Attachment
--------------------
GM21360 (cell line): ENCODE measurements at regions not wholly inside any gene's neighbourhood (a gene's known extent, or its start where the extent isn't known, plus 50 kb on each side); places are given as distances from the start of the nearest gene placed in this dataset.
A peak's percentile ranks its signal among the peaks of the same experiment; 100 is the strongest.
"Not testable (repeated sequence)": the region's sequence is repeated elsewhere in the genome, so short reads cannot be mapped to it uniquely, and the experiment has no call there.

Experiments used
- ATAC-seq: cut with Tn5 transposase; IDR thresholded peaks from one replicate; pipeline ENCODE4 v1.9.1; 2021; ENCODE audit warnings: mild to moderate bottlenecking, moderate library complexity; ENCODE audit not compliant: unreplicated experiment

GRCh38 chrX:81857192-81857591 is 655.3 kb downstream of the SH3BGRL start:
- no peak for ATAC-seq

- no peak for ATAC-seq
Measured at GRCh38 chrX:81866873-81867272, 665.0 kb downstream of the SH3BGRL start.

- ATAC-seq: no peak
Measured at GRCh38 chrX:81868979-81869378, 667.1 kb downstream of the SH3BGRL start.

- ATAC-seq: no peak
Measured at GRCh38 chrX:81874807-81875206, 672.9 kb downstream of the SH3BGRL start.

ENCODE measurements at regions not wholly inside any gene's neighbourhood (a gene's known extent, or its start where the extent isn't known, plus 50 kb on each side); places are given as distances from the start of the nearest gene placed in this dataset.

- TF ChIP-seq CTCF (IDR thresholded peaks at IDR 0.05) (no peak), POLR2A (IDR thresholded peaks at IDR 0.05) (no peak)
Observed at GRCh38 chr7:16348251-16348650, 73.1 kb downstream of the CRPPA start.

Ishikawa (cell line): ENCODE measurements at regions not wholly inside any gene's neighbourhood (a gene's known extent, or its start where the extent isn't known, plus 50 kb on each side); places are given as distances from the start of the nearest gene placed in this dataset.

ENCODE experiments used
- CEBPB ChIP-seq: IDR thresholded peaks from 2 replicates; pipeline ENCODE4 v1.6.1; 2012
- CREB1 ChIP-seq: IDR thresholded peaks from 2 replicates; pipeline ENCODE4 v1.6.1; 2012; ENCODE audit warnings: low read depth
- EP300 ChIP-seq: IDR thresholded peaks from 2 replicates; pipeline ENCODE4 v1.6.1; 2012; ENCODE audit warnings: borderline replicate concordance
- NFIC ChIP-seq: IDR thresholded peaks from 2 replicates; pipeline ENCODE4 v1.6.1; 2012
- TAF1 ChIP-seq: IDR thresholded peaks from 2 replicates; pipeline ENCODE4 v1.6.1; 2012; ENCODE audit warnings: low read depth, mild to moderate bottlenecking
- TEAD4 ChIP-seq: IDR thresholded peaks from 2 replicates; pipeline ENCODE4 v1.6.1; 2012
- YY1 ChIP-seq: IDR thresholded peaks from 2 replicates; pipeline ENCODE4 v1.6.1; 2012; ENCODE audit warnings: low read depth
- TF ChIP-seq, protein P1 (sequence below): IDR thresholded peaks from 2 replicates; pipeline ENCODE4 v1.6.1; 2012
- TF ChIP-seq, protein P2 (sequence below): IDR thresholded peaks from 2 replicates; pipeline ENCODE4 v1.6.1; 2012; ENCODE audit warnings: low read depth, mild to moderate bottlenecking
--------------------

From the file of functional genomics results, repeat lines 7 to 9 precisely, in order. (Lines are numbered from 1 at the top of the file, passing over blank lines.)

- no peak for ATAC-seq

- no peak for ATAC-seq
Measured at GRCh38 chrX:81866873-81867272, 665.0 kb downstream of the SH3BGRL start.